Exclusive Darren Aronofsky InterviewMarisa Tomei told me Mickey Rourke changed one of her scenes and she wasn't happy about it. What happened?
Darren Aronofsky: "What did she say?"
She said in a scene important to her character arc, Mickey Rourke rewrote the dialogue and it affected the scene.
Darren Aronofsky: "I don’t know what she's talking about. Let me just think, I'm going through the scenes in my head… I don’t know what she’s talking about."
It was a big change apparently.
Darren Aronofsky: "And she didn’t say what it was?"
No. She said it was a big change in a scene in which her character evolves. This doesn’t ring a bell?
Darren Aronofsky: "Well he didn't change anything… I don’t know exactly, I think maybe that was, me and Mickey went - and so did me and Marisa - what I do with actors is we go through the script line by line and have them talk about each line so that they understand it. And then if they want to change it somehow, they're welcome to as long as it doesn't change the overall meaning of the film. And so I'm curious what she was talking about. But Mickey, Mickey definitely put his own spirit into every scene, you know? He just really likes to say things in a very personal way. I think the character used to say ‘broski’ and the writer Rob Siegel wrote like as instead of, you know how some people say ‘dude’ or some people say ‘man’, you know, Rob wrote 'broski'. And Mickey was like, 'I’m not saying broski,' so he changed it and it became his own. And he also, I think, even put some of his own, because of the connections between him and the character he was able to put a lot of his personal experiences. I think that's what makes that performance so special."
Did it alter anything, the way he changed it? Did it change the way a scene played out?
Darren Aronofsky: "I think, well clearly something happened with Marisa so I have to find out what she's talking about. [Laughing] I'm curious as to what she was talking about. But I mean I'm sure there were impacts, like for instance the final speech at the end that he makes in front of that audience which everyone can see how personal that might be. Me and the writer had gone to a wrestling match and we saw this wrestler from this famous wresting family make this speech, and it was kind of painful and kind of beautiful at the same time. And we looked at each other and said, 'Mickey’s got to definitely do a speech at the end,' and we came up with it. So Rob wrote something for that, but then Mickey two days before said, 'Can I do something a little bit more my own?' And I said, 'Well let’s see what it is.' And he came and he turned it into something that I knew was going to be really interesting for the audience because it was a bit like him yet it also still worked for the Ram and it was a little bit more personal. So I liked that. So I think if anything it was about personalizing it, and that's I think what he, as a method actor, does."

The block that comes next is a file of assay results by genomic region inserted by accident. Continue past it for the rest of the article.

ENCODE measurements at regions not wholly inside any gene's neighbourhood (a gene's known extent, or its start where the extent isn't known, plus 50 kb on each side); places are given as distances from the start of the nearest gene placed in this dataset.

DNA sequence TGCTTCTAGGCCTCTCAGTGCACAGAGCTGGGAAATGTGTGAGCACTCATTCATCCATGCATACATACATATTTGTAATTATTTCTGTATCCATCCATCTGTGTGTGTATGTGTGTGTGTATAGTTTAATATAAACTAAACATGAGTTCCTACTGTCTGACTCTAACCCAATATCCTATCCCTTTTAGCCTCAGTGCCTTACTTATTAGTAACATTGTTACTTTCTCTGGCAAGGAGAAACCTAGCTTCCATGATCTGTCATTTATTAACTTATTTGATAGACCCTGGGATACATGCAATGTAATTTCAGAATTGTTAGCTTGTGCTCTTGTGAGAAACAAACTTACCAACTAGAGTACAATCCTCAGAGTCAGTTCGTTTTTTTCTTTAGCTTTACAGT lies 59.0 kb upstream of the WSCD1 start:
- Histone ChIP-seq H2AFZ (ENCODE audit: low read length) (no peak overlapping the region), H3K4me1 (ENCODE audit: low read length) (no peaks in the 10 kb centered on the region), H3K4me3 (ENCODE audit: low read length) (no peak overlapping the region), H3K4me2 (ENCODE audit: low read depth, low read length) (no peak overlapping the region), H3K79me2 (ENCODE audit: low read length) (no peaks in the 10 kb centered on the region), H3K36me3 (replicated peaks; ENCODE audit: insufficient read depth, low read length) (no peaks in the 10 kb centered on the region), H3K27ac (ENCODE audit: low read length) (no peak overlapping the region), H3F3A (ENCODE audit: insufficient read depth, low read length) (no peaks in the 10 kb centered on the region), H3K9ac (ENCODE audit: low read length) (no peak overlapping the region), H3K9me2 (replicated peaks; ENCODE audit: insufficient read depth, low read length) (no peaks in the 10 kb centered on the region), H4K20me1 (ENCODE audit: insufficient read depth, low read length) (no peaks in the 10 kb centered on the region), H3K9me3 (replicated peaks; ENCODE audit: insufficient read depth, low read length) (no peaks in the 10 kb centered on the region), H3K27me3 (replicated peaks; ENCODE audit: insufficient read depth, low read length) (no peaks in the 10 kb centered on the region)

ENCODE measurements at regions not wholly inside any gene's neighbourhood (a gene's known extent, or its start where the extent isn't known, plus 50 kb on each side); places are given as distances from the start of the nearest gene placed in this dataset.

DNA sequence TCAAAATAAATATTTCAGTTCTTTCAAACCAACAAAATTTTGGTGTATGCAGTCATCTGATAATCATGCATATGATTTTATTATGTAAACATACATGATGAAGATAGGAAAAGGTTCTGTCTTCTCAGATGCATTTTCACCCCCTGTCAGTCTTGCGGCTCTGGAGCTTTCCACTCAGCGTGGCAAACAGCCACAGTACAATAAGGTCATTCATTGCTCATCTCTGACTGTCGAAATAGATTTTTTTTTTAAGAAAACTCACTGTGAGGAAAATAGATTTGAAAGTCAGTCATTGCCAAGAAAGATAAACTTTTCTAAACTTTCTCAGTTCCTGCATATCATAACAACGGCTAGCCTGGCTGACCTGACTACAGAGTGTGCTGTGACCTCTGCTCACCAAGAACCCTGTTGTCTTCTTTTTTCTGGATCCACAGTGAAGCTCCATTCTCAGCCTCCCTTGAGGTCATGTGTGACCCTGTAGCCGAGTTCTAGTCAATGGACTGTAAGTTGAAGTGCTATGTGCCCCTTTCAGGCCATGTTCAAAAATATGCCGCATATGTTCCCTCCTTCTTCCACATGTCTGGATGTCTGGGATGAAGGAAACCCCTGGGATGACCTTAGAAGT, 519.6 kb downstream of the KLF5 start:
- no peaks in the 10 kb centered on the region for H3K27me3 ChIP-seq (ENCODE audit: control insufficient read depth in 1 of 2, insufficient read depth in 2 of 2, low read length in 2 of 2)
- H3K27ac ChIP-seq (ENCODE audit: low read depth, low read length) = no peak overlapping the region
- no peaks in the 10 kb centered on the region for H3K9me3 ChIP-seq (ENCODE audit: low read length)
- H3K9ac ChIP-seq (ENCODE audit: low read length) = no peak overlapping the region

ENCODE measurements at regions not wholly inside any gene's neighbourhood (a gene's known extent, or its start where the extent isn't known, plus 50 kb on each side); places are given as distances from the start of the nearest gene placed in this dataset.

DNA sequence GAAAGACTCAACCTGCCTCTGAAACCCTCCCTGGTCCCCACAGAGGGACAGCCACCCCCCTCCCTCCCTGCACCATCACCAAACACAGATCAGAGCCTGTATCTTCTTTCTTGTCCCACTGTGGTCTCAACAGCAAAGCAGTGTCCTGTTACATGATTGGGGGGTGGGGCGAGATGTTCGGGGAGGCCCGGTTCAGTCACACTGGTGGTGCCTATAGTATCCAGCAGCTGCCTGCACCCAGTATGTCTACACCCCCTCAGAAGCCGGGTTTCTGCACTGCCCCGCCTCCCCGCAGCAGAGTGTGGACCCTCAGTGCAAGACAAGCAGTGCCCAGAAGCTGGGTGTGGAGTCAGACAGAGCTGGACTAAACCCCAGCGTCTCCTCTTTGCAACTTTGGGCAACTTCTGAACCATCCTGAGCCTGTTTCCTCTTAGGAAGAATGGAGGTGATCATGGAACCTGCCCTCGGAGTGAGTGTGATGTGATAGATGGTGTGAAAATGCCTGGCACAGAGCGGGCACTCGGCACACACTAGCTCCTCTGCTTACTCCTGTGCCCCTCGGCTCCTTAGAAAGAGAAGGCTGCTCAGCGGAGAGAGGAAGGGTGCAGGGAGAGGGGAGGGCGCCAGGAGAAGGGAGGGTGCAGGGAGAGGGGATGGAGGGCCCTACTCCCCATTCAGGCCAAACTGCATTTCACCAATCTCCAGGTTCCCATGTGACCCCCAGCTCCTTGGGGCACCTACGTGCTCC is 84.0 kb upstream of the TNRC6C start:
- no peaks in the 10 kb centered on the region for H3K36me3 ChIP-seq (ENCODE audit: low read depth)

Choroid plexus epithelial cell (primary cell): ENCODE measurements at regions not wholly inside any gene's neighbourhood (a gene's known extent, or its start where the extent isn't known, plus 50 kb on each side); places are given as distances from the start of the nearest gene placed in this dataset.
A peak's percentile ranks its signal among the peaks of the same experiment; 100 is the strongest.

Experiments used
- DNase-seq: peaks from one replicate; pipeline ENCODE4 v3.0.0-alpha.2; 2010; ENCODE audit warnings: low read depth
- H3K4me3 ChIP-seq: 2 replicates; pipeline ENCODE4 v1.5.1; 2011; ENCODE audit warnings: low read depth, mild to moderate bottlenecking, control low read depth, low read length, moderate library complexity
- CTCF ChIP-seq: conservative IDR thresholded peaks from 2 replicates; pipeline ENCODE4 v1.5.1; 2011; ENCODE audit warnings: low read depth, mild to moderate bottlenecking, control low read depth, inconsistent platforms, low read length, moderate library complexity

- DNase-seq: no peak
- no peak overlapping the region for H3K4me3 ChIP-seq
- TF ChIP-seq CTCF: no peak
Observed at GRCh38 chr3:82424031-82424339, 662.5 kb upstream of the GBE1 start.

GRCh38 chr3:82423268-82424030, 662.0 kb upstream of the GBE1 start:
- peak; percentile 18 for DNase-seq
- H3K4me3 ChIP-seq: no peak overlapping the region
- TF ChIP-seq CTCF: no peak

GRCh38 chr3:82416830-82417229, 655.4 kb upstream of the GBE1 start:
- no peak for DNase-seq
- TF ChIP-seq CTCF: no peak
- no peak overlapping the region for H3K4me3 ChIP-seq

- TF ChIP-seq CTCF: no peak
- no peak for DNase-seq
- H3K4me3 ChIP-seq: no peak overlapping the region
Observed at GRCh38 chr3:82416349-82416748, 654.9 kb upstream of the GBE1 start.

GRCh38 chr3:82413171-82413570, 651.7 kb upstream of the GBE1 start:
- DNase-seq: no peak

How difficult is it to direct a method actor?
Darren Aronofsky: "It’s tough. I mean, you know, I think even more so than that it’s like Mickey's known to have all this armor. He’s like this big guy and he’s scary in some ways, but when you meet him - and I recommend if you can to try and do it because he's quite a character - when you look in to his eyes he's filled with so much soul and so much love and so much spirit so that you wonder why there's all this armor. And I think it comes out of fear."
Really? Did you ask him about it?
Darren Aronofsky: "Well, I call him a wimp all the time and that would challenge him. So I would just basically…I knew how to push the buttons. And I think that’s what he wanted. To be pushed away from his fear you just had to challenge him ,and then he would rise and he would keep rising. The more I pushed him, the better he would get. And that’s what was interesting, how much better. But another thing that method actors do is they do props a lot of times. They want to have something in their hands so kind of the greatest accomplishment in a joking way for me in this film was the fact that Mickey Rourke doesn't wear sunglasses for one scene in the entire film, because in every scene he wanted to wear sunglasses to hide. And I'm like, 'Mickey, people are coming to the movies to look into peoples’ eyes. That's what they want to see. They don’t want to see a reflection of the camera; they want to see your soul, so no sunglasses.' And there was a fight every day, every day."
He never gave up?
Darren Aronofsky: "Oh every day he’s like, 'What about these sunglasses, boss? They're great. What about these, boss?' It was like, 'No. No sunglasses.'"